Vehicles Affected: Roughly 48,500 model-year 2016 and 2017 Subaru Legacy sedans and Outback wagons built from Feb. 29, 2016 to May 6, 2016. Of that total, Subaru says about 22,000 are owned by customers, while another 26,500 are on dealer lots or elsewhere in the pipeline. In addition, some model-year 2015 Outbacks built on April 14, 2015 may be affected because they got the defective part as a repair, according the National Highway Traffic Safety Administration.
The Problem: Affected vehicles could have defective steering columns, with the result that “turning the steering wheel may have no effect on the direction of the wheels,” NHTSA says. That, in turn, could lead to a crash.
The Fix: Dealers will inspect the column and replace it if necessary.
What Owners Should Do: Underlining the severity of the problem, Subaru says owners of affected cars should stop driving until their vehicle has been inspected. The recall begins immediately, Subaru spokesman Michael McHale told Cars.com. If you have an affected vehicle, call your local dealership now. You can also call Subaru customer service at 1-800-782-2783, call NHTSA at 1-888-327-4236 or see Subaru’s webpage on the recall.
How do I tell when my car was built? Your car should have a sticker on the driver’s doorjamb that gives the month of manufacture. Call your nearest Subaru dealer if that month is from February 2016 to May 2016, or April 2015 for 2015 Outbacks.
How does the problem manifest itself? It shows up through looseness in steering feel, McHale said. Only in a worst-case scenario would the steering wheel completely fail to give directional control. Still, because of the risk, you should stop driving your Legacy or Outback and have it inspected right away if it was built during the affected months.
How did the problem begin? A 2016 Subaru Outback owner complained of steering issues on May 3, according to documents posted by NHTSA. McHale said the owner “said they couldn’t keep the car on [the] center” of the road. Subaru towed the Outback to a dealer and was able to replicate the problem. On May 9, Subaru issued a stop-sale order for affected cars and ordered a recall May 10.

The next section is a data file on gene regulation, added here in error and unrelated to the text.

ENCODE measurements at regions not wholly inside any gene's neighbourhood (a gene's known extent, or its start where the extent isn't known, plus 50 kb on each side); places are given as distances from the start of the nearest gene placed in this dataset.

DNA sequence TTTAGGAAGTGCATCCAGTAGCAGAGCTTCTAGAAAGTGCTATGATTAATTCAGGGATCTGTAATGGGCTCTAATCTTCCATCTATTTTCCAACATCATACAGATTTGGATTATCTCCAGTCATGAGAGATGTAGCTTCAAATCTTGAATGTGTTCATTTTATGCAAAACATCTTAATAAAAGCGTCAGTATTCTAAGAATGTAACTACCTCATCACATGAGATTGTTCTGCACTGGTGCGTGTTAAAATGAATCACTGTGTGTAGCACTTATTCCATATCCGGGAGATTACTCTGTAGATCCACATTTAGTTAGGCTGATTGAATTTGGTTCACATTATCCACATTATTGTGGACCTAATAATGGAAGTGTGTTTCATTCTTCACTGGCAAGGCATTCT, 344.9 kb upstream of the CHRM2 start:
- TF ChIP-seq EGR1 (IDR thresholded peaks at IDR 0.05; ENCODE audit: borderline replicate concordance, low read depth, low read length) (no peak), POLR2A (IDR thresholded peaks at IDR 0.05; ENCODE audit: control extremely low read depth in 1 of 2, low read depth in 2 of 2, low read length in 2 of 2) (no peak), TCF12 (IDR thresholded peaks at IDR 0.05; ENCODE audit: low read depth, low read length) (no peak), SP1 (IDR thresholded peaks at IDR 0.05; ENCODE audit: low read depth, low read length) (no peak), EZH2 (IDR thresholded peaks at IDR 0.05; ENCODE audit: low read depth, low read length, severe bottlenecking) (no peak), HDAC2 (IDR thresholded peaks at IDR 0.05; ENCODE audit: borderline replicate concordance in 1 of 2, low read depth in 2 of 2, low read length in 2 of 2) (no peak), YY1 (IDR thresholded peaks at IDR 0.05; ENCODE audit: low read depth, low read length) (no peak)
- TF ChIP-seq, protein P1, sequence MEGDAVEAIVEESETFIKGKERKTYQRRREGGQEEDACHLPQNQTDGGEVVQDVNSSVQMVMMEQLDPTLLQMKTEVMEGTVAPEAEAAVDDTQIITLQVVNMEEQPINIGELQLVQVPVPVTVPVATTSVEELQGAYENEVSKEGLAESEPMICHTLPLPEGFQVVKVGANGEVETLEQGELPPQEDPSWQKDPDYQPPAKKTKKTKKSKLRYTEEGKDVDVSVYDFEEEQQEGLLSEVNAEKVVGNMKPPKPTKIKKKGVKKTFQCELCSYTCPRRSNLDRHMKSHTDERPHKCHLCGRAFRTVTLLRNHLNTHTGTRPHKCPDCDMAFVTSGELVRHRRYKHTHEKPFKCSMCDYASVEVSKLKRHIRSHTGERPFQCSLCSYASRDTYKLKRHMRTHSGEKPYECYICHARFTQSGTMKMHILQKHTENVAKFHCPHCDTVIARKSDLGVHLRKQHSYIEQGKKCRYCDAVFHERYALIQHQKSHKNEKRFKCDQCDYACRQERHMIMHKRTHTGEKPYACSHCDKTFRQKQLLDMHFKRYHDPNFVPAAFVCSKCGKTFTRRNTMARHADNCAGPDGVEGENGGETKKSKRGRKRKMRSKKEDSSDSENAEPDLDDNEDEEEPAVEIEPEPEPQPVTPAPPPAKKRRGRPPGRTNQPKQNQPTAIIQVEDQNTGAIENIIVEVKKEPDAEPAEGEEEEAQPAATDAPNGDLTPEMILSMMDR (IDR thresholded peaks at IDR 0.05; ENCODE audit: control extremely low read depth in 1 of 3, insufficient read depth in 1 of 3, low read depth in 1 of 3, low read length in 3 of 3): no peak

Subaru blames an incorrect setting for a tool used to build the steering column, according to NHTSA documents. That could result in faulty machining of a steering-column shaft; in such cases, the shaft may not engage properly, which could allow the steering wheel to rotate freely.
How do I get my car to the dealer if I can’t drive it? Subaru said your dealer will tow the car for free. If your car needs repairs, your dealer will give you a free loaner or rental car. It sounds like an ambitious undertaking for dealers to inspect 22,000 cars, but McHale noted that it only works out to about 30 customers per Subaru dealer.
Will dealers stop selling these cars? Yes, for the time being. Subaru will inspect all 48,500 cars affected — including those on dealer lots — and replace any defective steering columns.
“We’re fixing cars on the dealer lots right now,” McHale said. “If a car doesn’t have it [the defect], it’s available for sale. If a car has it, then we’re fixing [it].”
McHale said that means shoppers should still find buyable cars, particularly ones that have been deemed defect-free after an inspection.
How long will the fix take? Only about an hour, McHale said, adding that the repair is “not that difficult” and the inspection “doesn’t take that long.”
The question is how long it will take Subaru to have enough replacement parts. McHale said he didn’t have an answer for that yet.
“Obviously, we don’t carry twice the number of steering columns that we need, but it depends on how many cars exhibit the failure,” he said. “So we don’t know that yet.”